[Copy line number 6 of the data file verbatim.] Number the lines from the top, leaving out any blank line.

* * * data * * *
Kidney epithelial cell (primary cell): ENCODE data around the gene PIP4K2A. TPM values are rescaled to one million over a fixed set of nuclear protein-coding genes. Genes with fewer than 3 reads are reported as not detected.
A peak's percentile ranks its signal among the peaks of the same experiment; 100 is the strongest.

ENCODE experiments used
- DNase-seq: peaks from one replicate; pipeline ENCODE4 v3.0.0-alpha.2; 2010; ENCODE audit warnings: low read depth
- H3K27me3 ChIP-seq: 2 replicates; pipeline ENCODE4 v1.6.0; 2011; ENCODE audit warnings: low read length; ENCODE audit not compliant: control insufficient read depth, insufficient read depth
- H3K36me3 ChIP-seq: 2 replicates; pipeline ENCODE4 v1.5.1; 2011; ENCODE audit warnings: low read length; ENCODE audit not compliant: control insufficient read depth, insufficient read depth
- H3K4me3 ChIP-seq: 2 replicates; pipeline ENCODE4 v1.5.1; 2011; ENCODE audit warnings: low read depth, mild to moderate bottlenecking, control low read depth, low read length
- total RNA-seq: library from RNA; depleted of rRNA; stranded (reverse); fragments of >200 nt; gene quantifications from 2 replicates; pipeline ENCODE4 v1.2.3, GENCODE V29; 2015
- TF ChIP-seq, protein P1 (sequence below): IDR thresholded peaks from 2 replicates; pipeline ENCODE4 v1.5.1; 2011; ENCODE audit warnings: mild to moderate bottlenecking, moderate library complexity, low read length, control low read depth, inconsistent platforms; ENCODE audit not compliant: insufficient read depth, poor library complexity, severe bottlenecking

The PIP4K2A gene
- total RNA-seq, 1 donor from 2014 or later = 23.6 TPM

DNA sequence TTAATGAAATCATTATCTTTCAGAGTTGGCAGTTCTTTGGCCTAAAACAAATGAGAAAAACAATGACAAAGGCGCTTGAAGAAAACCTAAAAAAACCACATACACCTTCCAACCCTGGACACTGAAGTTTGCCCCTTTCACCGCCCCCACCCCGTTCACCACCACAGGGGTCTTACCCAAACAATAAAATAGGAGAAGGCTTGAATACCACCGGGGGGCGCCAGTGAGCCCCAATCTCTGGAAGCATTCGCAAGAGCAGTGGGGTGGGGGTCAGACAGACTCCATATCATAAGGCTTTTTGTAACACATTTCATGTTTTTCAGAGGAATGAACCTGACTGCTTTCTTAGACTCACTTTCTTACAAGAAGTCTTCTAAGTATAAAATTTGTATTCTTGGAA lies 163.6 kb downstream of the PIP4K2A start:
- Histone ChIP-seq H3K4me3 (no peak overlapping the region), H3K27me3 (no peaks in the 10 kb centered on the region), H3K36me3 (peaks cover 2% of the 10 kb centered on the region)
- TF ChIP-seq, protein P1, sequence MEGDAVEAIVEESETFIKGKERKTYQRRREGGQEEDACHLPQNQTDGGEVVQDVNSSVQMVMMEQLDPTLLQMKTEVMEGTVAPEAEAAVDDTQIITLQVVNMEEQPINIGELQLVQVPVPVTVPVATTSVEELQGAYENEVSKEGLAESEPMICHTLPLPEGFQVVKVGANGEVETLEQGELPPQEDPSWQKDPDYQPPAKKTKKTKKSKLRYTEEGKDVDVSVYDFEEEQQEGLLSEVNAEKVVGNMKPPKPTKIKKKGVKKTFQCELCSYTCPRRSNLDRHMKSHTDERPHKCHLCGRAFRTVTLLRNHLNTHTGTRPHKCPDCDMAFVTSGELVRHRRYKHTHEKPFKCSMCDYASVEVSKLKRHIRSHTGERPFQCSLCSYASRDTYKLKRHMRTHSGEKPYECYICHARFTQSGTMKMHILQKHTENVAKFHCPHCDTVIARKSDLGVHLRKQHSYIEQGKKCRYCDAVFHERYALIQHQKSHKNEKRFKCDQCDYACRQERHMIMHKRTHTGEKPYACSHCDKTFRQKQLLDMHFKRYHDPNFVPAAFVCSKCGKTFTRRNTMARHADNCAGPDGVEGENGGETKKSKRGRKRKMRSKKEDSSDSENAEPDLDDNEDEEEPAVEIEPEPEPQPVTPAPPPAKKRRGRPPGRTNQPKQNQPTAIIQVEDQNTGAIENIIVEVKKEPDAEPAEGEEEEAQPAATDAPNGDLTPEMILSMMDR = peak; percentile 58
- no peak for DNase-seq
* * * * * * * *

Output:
- H3K36me3 ChIP-seq: 2 replicates; pipeline ENCODE4 v1.5.1; 2011; ENCODE audit warnings: low read length; ENCODE audit not compliant: control insufficient read depth, insufficient read depth